11/07 Tiny house challenges in Australia

Tiny house under construction

Tiny house under construction. Photo from Gumtree.

The tiny house movement refers to the architectural and social movement that advocates living simply in very small homes. There is currently no set definition of what constitutes a tiny house, however, a residential structure under 30m2 (and often they’re a lot smaller) is a widely accepted definition. Money consciousness isn’t the central reason for building or buying these homes, but rather plays a minor role in what is more accurately defined as a lifestyle change.

In some cases, people buying land for agriculture, growing their own produce and raising livestock, and parking the home on it. The tiny homes movement advocates practicing self-sustenance and living off-the-grid, away from the constraints of urban living. With the ever increasing Sydney house market, this alternative way of living has appealed to people seeking to adopt minimal, eco-friendly lives.

At age 28, Hannah Langley* is part of a small demographic of young home owners in Australia. Her hair touches her waist and she wears long skirts, a 60’s style she wears proudly.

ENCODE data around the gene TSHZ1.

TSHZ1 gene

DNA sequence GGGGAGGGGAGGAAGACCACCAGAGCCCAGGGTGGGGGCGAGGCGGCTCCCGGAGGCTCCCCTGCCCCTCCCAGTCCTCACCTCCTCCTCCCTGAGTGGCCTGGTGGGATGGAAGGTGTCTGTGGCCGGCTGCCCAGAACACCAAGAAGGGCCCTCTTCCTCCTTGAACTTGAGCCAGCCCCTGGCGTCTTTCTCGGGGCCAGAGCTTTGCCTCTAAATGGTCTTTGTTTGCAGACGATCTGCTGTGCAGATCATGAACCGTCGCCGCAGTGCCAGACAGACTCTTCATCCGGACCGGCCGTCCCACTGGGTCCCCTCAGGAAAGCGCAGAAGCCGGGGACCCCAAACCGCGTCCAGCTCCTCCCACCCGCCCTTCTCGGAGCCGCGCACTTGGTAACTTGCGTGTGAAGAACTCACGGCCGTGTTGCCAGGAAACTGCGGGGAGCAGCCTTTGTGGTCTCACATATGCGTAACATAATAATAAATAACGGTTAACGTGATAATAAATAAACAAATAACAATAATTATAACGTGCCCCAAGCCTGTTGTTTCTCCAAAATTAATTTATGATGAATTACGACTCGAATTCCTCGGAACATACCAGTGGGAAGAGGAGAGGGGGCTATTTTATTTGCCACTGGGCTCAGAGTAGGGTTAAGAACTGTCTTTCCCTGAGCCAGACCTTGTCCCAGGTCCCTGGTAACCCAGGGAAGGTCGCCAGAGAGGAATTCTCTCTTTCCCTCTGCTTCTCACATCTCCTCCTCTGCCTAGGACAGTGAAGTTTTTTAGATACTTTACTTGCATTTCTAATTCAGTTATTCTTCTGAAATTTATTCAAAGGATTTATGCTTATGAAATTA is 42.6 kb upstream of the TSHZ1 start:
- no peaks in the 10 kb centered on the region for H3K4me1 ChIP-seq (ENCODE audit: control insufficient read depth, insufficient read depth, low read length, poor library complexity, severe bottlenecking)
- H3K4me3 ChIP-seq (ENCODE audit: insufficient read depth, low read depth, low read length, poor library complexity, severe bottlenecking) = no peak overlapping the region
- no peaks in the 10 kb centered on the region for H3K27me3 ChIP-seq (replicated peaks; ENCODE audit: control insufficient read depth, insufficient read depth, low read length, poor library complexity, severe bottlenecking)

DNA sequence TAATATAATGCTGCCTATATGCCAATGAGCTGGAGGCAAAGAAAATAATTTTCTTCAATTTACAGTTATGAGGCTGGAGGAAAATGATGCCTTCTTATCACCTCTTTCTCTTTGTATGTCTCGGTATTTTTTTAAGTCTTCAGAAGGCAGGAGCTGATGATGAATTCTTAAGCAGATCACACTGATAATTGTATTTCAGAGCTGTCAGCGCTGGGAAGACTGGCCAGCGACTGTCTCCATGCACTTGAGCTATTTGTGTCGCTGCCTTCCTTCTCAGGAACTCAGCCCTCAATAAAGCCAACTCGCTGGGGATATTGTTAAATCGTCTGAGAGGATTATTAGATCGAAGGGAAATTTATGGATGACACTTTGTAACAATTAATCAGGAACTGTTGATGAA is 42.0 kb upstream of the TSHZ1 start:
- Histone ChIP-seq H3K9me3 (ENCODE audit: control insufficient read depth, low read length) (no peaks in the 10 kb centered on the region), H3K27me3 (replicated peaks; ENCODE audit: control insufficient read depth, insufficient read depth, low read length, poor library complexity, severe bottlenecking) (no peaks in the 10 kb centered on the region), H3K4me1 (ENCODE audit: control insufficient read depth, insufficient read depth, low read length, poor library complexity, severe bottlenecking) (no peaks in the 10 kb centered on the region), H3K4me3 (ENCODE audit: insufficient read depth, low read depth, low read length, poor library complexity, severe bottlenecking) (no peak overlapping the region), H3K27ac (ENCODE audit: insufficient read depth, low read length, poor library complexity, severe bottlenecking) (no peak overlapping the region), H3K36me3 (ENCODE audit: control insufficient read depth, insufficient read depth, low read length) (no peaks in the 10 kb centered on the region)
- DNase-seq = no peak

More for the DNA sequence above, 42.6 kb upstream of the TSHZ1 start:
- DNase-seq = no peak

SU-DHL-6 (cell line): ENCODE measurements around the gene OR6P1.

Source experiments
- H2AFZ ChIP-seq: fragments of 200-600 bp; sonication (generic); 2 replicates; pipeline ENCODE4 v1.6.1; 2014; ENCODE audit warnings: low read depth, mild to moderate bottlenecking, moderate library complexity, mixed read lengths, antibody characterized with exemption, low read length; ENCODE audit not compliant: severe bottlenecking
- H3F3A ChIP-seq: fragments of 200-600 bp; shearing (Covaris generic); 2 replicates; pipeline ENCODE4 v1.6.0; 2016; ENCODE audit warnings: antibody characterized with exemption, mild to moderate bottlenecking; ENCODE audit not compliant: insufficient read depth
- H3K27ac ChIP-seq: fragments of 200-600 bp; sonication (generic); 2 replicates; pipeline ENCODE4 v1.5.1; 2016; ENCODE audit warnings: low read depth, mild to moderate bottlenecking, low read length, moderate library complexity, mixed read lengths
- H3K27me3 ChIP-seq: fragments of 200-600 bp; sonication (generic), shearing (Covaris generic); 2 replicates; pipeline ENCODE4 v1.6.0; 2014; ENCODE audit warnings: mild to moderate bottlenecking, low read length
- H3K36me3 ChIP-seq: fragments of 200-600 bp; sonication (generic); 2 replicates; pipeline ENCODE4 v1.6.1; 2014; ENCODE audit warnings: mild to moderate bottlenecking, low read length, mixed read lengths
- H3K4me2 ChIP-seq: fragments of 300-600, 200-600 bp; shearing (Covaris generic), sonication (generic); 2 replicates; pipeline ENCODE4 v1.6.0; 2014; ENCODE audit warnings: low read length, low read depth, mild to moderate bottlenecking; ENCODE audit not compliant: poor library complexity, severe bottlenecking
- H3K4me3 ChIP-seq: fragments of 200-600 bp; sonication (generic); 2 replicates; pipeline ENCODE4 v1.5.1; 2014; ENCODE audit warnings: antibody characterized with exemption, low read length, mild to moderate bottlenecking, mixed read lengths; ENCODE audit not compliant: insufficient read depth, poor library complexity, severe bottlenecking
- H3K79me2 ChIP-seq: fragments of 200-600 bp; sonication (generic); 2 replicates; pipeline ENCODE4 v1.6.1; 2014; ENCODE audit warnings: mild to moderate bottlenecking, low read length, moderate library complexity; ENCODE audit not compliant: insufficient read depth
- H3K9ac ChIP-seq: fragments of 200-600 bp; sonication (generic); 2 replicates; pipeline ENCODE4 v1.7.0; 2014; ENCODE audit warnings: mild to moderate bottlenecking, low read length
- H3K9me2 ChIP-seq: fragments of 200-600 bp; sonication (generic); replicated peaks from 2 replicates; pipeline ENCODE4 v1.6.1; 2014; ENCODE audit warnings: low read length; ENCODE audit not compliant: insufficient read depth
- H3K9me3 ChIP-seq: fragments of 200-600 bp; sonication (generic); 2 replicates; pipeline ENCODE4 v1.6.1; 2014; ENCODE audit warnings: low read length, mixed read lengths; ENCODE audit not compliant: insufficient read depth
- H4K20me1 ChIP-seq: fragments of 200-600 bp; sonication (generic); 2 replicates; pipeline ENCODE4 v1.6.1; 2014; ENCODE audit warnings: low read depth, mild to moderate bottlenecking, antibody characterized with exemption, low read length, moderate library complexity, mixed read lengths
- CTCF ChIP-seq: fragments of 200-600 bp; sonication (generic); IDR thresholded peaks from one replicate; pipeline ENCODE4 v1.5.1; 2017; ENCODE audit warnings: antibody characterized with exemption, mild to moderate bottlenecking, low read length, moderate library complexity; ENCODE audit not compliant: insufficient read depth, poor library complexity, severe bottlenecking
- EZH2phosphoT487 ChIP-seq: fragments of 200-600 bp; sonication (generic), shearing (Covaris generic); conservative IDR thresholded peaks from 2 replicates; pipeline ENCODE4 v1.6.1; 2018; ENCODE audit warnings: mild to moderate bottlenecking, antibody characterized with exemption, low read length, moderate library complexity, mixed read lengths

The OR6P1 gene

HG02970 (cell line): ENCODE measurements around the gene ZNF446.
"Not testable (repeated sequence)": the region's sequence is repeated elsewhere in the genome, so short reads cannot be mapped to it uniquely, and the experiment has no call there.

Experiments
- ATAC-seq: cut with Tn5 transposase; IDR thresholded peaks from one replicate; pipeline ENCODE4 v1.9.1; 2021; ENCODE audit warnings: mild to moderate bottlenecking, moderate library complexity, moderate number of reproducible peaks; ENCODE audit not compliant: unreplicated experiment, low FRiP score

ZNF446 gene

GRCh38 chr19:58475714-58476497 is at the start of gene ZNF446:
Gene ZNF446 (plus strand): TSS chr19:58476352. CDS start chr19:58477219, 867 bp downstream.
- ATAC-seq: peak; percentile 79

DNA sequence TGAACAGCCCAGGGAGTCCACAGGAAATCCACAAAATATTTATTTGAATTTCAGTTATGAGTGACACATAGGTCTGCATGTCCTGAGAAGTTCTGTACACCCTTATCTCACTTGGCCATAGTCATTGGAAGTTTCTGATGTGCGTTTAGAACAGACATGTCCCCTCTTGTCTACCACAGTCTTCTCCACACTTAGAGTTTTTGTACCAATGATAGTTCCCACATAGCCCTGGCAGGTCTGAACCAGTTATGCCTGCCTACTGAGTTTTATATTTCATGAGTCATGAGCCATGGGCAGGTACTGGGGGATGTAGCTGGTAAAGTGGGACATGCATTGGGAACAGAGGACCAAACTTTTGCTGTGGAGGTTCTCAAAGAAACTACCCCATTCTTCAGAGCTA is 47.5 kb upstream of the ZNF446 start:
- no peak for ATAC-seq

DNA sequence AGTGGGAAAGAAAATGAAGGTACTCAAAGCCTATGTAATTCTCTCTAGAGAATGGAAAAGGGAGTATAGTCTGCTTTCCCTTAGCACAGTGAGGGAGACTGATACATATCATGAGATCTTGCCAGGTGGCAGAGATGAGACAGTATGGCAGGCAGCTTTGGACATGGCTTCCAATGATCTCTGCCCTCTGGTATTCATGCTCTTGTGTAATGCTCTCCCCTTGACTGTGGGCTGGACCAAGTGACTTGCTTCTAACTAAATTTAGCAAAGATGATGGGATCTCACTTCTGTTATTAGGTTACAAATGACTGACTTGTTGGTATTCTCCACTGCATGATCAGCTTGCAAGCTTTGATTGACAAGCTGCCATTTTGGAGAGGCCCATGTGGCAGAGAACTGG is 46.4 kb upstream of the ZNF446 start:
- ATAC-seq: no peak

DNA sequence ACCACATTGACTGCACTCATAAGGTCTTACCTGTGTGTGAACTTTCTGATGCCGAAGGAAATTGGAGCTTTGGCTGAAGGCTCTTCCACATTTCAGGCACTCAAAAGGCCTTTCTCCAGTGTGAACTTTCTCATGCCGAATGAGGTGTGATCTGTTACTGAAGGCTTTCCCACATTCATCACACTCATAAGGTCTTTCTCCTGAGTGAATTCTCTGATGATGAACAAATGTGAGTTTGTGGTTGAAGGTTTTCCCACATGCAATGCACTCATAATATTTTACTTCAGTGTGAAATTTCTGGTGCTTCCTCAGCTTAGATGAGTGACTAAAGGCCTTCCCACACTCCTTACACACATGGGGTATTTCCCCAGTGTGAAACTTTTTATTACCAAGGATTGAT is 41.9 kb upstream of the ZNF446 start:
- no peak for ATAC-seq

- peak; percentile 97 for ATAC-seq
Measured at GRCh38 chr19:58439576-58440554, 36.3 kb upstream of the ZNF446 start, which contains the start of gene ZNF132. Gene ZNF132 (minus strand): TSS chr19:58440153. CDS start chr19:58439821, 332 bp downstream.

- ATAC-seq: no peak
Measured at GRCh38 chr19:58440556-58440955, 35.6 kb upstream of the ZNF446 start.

“I’ve got everything you’ve got and in my opinion, more. I’ve got a roof, four walls, a kitchen, toilet, bed, desk, closet. And most importantly I have the world’s best backyard- which is wherever I want, really!”

Adhering to council regulations, a tiny house must be 2.4m x 4.3m x 7m at most in order to fit on a trailer and safely ride on a road.

“Council restrictions are a problem because they don’t consider the house substantial enough for a plot of land, but refuse to consider a new set of restrictions,” she said. “You’re trying to build a home, which is as worthwhile and safe as any other, yet these size restrictions and codes can get in the way.”

Hume Council sustainability city director Kelvin Walsh told the Herald Sun the council’s planning schemes had exemptions for planning approval of tiny houses, but it depended on where they were built, the zoning, and whether they are the first or second dwelling on the sight.

“Council advocates for the provision of a range of housing types to meet the diverse needs of the Hume community,” he said.

Read more – https://countercultureunearthed.wordpress.com/2016/11/07/big-ideas-tiny-homes/

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Elaine Walker

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